When using survey data, researchers cannot be 100% sure what the measure they are studying would look like if they could count every person/event in the entire community. But, researchers can use statistics to create a range in which they are relatively certain that true count would fall.
In reports using sample data, Forsyth Futures uses a 95% confidence interval as that range, which means that analysts are 95% sure that the true number for the whole community falls within that range. For example, when using data from the American Community Survey to estimate the number of Forsyth County residents living below the poverty threshold, researchers cannot know the exact number of residents in poverty, but they can be 95% certain that the actual number of residents in poverty fall within a specific range.
Total count data does not have uncertainty introduced by how a sample was chosen, but there is some variation that is introduced by random chance. For example, whether a low-birthweight infant is born in December of one year or January of the next year, is a matter of chance, but it could have a slight effect on the rate of low-birthweight births for that year.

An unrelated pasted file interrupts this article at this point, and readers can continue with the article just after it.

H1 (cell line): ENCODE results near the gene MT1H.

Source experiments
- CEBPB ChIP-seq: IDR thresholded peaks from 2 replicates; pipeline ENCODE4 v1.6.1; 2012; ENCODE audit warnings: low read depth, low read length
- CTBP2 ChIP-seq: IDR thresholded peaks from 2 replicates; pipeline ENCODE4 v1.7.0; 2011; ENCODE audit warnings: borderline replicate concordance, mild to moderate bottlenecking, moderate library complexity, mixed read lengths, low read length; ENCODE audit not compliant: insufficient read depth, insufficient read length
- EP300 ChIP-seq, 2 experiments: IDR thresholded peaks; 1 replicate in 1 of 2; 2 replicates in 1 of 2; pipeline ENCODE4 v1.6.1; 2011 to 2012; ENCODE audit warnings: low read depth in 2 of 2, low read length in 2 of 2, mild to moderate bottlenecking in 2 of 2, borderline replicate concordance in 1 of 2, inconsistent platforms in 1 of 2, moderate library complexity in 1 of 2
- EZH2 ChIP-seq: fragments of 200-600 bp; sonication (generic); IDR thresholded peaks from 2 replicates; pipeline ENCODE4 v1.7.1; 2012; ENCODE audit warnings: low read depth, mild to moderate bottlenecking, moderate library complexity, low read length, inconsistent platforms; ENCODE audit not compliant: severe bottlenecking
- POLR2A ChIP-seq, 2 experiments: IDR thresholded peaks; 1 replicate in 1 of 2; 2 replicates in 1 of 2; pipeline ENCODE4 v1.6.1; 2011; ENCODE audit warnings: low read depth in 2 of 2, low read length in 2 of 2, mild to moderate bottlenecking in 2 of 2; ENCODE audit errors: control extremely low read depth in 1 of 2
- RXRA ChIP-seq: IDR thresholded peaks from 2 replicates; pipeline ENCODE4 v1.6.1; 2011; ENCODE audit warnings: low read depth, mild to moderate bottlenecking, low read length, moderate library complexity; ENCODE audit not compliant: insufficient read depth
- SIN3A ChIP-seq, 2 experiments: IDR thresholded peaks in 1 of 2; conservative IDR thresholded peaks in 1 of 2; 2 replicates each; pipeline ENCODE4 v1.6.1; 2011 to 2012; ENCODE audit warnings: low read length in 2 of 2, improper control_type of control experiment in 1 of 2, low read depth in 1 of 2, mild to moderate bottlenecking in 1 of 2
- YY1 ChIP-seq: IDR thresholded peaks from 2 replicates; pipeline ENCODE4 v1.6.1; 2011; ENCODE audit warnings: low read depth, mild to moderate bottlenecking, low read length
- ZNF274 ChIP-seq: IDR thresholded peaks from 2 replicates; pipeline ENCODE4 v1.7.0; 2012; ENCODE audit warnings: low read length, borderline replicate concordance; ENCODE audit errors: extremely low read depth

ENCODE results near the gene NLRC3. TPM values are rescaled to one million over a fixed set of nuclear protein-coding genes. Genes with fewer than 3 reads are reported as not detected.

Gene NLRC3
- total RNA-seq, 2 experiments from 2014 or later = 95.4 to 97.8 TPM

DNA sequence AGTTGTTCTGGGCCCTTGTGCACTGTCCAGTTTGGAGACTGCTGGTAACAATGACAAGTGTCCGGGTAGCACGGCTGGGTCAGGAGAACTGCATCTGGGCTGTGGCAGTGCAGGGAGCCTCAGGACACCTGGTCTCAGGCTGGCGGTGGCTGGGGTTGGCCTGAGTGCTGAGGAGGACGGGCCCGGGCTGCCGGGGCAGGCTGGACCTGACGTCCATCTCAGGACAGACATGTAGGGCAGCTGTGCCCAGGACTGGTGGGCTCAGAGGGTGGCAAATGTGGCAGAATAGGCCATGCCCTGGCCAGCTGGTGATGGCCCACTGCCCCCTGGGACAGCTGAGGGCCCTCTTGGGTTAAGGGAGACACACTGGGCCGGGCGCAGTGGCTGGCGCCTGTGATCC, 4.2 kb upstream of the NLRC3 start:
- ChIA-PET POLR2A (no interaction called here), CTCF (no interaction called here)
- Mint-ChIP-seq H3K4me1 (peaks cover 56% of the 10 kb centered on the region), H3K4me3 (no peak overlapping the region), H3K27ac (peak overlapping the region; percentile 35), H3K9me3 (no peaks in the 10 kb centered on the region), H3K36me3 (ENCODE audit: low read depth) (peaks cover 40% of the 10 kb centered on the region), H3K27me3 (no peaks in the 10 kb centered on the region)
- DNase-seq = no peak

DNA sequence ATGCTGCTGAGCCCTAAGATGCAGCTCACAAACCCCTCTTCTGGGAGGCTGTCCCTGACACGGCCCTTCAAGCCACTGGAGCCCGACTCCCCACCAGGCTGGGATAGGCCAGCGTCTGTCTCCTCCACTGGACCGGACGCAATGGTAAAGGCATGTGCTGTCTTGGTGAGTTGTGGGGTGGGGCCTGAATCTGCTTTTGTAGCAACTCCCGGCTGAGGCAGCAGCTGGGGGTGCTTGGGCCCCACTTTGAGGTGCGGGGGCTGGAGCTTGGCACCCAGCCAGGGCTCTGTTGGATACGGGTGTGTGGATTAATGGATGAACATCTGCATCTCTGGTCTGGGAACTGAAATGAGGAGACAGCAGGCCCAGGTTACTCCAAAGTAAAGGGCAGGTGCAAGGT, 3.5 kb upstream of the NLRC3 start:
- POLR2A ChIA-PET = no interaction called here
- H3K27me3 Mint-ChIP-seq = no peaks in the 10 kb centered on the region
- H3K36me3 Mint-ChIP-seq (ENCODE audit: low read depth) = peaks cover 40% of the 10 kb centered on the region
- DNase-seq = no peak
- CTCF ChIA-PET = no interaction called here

Typically rarer events and community characteristics are more sensitive to these random fluctuations than more common events and community characteristics. For example, because the number of suicides in Forsyth County are much lower than the number of babies born at a low birth-weight, a fluctuation of one or two suicides a year due to random chance can have a bigger impact on the suicide rate than the random fluctuation of one or two low-birthweight births.
When using total count data, Forsyth Futures analysts calculate a 95% confidence interval for each statistic. This confidence interval for these statistics represents the estimated range of natural fluctuation around the statistic. For example, in 2014 Forsyth County had a low infant birthweight rate of 9.54% with a 95% confidence interval of 8.65%-10.44%. At face value, this appears to be a decrease from the 2013 rate of 10.39%, but since the 2013 rate falls within the confidence interval of the 2014 rate, analysts cannot be at least 95% sure that this difference is not due to random chance.